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function is not a new or strange concept within appeals systems. Rather, it is the current system of a judge as president with responsibility for administrative as well as judicial functions, which is unique to the Independent Tribunal Service.

Separation of administration and judicial functions happens in other appeal systems; for example, pensions appeal tribunals are administered by the Court Service, an executive agency; industrial tribunals and employment appeal tribunals are administered by the Employment Tribunals Service, also an executive agency. Our proposals will mirror those arrangements.

The noble Baroness, Lady Anelay, suggested that the independence of the president and of appeal tribunals would be enhanced if the president retained his current responsibility for appointing administrative staff to support their work. In saying that, I am assuming that the noble Baroness is adopting the argument of my noble and learned friend Lord Archer of Sandwell.

We are fully committed to preserving the independence of the president, of appeal tribunals and of the decisions they make. The provisions we have made in Clauses 5 and 6 for the Lord Chancellor to appoint the president and all panel members enhances their independence. The president will be the judicial head of appeal tribunals. He will be responsible for approving panel members for their expertise and suitability to deal with particular types of appeal. He will also be responsible for arranging the training of all panel members, in consultation with the Chief Medical Officers and the Secretary of State, as appropriate. I can assure noble Lords that the Secretary of State will have no role in the functions of appeal tribunals or in the decisions they make.

During Committee and again today, reference was made to a report by the Council on Tribunals, Tribunals, their Organisation and Independence. I have now had the opportunity to read the report and have found that it is generally supportive of the measures we are introducing. I do not propose to go through the areas in which I found support, but if noble Lords require clarification, I can do so. There are eight in number.

On the question of accountability, my noble and learned friend Lord Archer suggested during Committee that if the senior administrator or chief executive were answerable to the president, it would be the president who could be summoned to the Public Accounts Committee. Currently, the president is responsible for the administrative as well as judicial functions and he delegates responsibility for administration to a chief executive. However, neither the president nor the chief executive is accountable to Parliament for the performance of ITS.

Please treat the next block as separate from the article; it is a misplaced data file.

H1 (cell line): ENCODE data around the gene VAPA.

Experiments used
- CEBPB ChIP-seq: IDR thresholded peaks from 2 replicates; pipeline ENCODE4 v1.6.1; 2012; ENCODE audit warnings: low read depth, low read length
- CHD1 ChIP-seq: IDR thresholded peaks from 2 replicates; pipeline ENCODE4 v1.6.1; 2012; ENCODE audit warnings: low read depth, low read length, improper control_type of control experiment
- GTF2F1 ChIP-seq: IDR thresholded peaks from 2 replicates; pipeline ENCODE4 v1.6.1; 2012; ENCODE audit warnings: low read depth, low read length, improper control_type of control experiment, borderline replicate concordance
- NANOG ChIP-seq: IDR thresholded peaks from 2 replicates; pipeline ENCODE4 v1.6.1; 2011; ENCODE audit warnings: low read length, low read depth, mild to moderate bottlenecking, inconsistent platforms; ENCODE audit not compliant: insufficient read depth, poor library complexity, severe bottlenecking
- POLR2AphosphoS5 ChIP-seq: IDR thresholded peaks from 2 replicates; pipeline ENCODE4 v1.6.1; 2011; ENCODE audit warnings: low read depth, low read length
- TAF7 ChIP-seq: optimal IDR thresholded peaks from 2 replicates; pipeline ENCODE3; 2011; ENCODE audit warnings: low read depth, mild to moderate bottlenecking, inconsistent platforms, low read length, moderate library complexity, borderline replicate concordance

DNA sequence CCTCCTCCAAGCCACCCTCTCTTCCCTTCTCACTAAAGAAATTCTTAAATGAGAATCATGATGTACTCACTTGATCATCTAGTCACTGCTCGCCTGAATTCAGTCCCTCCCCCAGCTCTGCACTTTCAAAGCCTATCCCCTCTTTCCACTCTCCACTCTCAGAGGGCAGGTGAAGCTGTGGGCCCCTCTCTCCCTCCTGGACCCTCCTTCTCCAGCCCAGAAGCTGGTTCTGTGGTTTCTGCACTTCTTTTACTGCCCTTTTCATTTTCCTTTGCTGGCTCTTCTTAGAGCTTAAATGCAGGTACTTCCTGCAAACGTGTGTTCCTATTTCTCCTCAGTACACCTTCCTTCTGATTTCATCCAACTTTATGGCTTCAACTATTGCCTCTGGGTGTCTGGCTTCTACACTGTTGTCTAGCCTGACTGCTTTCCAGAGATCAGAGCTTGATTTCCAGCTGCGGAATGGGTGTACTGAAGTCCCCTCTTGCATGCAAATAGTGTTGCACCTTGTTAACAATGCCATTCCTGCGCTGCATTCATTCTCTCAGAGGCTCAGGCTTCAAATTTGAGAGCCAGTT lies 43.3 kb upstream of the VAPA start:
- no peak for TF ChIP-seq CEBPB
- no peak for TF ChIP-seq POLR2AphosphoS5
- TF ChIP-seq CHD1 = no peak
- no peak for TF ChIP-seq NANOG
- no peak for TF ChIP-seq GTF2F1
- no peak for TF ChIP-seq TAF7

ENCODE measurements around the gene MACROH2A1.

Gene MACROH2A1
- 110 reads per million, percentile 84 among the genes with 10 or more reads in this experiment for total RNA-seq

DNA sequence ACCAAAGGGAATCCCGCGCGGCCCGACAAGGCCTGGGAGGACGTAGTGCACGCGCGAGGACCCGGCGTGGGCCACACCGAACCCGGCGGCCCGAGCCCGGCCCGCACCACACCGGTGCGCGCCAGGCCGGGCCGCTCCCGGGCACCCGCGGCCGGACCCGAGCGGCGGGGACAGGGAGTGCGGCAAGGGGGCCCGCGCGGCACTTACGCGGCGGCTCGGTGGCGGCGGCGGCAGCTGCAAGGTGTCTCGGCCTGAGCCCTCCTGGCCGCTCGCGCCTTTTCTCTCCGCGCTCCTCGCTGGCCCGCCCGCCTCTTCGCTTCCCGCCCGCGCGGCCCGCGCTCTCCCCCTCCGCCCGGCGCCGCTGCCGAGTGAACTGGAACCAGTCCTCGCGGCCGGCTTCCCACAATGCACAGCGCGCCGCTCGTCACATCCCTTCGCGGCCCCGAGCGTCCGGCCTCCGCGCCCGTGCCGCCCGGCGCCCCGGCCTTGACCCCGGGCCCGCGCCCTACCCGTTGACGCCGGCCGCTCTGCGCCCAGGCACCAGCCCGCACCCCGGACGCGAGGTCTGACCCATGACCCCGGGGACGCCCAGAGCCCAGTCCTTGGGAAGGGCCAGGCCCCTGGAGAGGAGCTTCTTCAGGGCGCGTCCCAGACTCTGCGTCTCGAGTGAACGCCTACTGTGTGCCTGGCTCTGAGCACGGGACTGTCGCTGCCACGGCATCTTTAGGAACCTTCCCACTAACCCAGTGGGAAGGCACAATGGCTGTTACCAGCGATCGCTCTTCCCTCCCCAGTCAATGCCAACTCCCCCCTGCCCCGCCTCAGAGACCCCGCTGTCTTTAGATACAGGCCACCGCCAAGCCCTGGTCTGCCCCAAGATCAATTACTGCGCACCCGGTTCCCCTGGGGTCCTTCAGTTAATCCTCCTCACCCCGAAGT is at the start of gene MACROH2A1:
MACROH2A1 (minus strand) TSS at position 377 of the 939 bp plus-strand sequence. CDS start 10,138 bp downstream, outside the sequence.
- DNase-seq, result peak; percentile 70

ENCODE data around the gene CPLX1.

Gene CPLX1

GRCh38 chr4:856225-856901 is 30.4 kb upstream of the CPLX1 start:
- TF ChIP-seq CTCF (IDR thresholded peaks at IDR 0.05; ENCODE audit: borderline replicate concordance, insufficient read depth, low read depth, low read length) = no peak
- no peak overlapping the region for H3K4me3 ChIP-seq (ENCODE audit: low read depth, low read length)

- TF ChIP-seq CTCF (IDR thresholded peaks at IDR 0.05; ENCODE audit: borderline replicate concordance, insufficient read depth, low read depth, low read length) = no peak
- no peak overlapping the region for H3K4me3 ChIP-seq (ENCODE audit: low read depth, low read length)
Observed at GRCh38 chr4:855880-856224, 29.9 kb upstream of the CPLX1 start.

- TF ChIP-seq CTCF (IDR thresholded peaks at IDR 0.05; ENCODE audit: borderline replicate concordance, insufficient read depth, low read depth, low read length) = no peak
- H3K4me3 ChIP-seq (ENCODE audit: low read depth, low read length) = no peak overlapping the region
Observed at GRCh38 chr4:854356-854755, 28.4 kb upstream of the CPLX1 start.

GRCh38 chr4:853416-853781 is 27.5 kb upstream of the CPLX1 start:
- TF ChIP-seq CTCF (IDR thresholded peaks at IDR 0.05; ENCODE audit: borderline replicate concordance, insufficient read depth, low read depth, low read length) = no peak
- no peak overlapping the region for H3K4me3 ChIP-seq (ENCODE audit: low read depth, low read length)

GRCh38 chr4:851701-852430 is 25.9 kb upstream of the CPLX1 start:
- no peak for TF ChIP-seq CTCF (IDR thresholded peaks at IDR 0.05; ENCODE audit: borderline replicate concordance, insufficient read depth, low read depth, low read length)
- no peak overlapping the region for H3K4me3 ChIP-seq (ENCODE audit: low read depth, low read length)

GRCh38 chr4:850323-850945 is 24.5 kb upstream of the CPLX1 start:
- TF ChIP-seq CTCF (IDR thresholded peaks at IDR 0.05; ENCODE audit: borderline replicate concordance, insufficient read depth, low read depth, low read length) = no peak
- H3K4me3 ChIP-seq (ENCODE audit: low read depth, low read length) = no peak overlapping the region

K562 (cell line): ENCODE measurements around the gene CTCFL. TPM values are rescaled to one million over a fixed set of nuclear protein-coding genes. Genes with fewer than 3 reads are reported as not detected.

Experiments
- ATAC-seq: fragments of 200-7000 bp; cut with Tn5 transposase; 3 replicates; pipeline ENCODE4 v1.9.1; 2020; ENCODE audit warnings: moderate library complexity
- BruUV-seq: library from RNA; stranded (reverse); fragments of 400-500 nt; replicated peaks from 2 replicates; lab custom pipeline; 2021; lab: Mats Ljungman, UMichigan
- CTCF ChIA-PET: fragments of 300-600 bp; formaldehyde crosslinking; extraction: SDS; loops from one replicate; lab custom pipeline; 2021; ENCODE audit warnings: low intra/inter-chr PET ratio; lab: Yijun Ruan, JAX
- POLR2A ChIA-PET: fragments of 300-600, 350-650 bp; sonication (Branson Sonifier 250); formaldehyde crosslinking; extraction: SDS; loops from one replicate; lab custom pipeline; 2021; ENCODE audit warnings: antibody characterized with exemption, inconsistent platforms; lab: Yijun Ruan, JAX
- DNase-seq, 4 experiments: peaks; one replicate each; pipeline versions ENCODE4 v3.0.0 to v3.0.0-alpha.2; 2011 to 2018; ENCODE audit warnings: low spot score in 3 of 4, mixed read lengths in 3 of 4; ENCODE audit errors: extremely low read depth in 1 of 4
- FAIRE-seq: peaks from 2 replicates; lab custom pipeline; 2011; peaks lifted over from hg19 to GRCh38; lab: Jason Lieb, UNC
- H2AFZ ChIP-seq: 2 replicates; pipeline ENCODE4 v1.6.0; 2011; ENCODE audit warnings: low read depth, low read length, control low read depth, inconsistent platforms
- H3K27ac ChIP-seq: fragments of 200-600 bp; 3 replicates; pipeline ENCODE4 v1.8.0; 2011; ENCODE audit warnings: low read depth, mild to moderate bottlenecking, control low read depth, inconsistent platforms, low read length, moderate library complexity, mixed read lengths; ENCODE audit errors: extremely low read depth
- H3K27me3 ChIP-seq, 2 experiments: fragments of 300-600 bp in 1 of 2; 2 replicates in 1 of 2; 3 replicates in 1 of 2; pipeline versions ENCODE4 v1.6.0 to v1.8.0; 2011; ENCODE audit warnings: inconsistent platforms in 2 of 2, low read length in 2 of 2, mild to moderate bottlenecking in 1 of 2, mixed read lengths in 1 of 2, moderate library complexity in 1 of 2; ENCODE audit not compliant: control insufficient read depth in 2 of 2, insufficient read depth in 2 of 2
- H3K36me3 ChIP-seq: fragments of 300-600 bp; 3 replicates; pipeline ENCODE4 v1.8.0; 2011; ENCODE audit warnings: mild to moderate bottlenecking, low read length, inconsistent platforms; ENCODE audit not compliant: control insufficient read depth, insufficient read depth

This lack of accountability for performance within the existing system has the effect of limiting improvements in efficiency and service to claimants. We intend to put that right by separating responsibility for administration from judicial functions, an approach endorsed by the Council on Tribunals. Importantly, the chief executive may be appointed accounting officer, directly responsible to Parliament for the public money spent on administration and the efficiency of the service provided.

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We do not believe that the changes we are making provide the potential for a conflict of interest. The setting up of an executive agency to deal with the administration of appeals is a measure which is welcomed by the Child Poverty Action Group, among others. Agency status will enable the new appeals service to operate at arm's length from Ministers, and separate from the agencies that are involved in first-tier decision-making.

It is the Secretary of State and not the president who will be responsible for the appeals service as a whole and it is she who will be accountable to this House for the standards of administration and the public money spent. In view of her responsibility and accountability, we believe the Secretary of State should exercise the power, through the appeals agency chief executive, to appoint administrative staff to support the president and appeal tribunals.

I hope that I have been able to reassure noble Lords that our proposals for the new system are already tried and tested in other systems and that the essential elements of it are supported by the Council on Tribunals' report and welfare rights organisations. For those reasons, I hope that the noble Baroness will feel able to withdraw her amendment.

Baroness Anelay of St. Johns: My Lords, I am grateful to the noble and learned Lord for reflecting further and for reading the report of the Council on Tribunals. Like him, I will not list specific areas in the report, in my case where they do not agree with the Government's way forward. However, I take seriously the arguments he put forward with regard to accountability issues and I shall read carefully what he said in Hansard. In the meantime, I beg leave to withdraw the amendment.

Amendment, by leave, withdrawn.

[Amendment No. 13 not moved.]